by Delia Quigley
Recently I flew down to Florida for a visit and upon my return was confronted with the TSA choice of radiation exposure with scanner or a body search at the Tampa airport. I was reluctant to expose myself to unnecessary radiation, especially since just flying in an aircraft exposes you to small doses. According to the U.S. Department of Energy, the average American is exposed to 370 millirem per year. The most common culprits are: medical imaging, cigarettes, air travel, computers, television, and cell phones. When I was signaled to step into the scanner I politely asked for the body search instead and was asked to step across the line and wait for a TSA authority.
I was pointed towards a small square outlined with tape and thought to myself, how bad could this be? Last time I went through an airport and saw someone being searched the guard was waving a wand around the person’s body and the person was smiling. Once in Spain, late and running to catch my flight, I was stopped and searched by a female authority before being allowed on the plane. But that was a quick pat down the sides of my body and under my arms.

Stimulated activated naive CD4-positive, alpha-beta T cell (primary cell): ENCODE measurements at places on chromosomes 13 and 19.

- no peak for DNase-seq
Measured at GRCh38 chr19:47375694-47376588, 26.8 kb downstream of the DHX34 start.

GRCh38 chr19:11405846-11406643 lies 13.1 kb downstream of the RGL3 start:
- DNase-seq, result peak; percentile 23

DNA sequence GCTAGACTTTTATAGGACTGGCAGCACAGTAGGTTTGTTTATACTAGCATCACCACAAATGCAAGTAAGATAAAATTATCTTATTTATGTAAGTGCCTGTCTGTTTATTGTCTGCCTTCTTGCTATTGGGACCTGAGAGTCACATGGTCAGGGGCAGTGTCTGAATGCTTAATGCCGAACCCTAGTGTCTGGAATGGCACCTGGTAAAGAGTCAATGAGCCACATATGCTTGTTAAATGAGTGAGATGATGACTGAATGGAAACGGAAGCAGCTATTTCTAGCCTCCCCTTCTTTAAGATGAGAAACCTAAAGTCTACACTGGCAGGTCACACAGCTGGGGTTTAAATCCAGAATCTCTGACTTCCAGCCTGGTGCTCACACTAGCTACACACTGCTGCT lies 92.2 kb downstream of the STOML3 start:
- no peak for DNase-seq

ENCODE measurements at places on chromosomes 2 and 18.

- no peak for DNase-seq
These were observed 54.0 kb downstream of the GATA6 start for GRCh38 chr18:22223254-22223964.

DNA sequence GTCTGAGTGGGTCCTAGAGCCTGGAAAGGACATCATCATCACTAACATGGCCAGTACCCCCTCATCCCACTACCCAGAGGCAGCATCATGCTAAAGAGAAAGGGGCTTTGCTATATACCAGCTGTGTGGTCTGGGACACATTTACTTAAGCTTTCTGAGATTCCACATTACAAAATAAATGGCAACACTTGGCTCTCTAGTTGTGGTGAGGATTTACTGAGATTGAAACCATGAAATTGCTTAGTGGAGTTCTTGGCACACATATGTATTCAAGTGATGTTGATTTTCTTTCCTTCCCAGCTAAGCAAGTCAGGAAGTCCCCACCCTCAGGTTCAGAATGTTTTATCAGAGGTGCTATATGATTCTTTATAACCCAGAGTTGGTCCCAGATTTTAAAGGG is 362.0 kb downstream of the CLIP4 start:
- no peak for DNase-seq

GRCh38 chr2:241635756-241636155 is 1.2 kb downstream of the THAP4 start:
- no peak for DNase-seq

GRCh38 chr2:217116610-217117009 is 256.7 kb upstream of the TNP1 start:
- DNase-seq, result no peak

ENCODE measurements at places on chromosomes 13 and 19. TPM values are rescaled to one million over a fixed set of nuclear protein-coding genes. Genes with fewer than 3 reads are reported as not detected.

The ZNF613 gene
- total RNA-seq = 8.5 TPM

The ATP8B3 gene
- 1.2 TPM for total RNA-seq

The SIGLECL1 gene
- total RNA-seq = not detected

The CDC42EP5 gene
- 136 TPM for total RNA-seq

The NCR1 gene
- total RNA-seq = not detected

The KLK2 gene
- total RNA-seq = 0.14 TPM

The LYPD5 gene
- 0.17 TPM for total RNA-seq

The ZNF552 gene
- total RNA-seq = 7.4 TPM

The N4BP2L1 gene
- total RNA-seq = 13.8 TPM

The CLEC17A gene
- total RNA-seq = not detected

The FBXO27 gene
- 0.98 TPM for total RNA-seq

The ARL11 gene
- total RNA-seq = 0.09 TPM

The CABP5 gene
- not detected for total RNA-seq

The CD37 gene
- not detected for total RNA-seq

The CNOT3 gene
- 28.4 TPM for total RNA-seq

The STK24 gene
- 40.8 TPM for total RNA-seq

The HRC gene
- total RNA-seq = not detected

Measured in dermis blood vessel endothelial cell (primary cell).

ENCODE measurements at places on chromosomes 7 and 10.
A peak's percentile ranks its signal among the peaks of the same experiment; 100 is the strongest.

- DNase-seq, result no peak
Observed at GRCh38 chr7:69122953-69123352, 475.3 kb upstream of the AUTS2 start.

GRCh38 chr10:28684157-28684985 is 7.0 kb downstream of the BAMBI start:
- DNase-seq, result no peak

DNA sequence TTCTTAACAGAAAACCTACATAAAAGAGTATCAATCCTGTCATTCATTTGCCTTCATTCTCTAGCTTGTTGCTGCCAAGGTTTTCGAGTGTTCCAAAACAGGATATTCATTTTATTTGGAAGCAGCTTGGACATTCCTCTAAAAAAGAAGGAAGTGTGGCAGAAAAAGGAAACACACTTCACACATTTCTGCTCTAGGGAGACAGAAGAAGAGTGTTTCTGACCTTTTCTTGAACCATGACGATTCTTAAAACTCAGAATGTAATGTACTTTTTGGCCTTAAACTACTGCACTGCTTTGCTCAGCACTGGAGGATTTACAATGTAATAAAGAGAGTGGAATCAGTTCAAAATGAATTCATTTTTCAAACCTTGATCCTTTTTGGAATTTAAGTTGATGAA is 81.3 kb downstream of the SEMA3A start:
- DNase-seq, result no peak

This time, however, I looked up to see a hefty, blond gal pulling on rubber gloves as she walked towards me. Uh, oh, I realized too late, Dorothy is no longer in Kansas. Boy, was I right. Standing barefoot with feet spread wide my body was touched from head to toe, front to back, breasts, buttocks and inner thighs. This was in front of lines of people moving past. What the hell was this? I am either to be molested in public or zapped with radiation and there is nothing I can do about it but opt not to fly? This very statement may have erupted from my mouth in a moment of pique, to which the attendant replied, “Just wait until November 1st, honey, it gets worse.” What do you mean, worse than this? And with a rather rude upward thrusting gesture of her hand to show what she meant, the conversations promptly ended.
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The TSA Hustle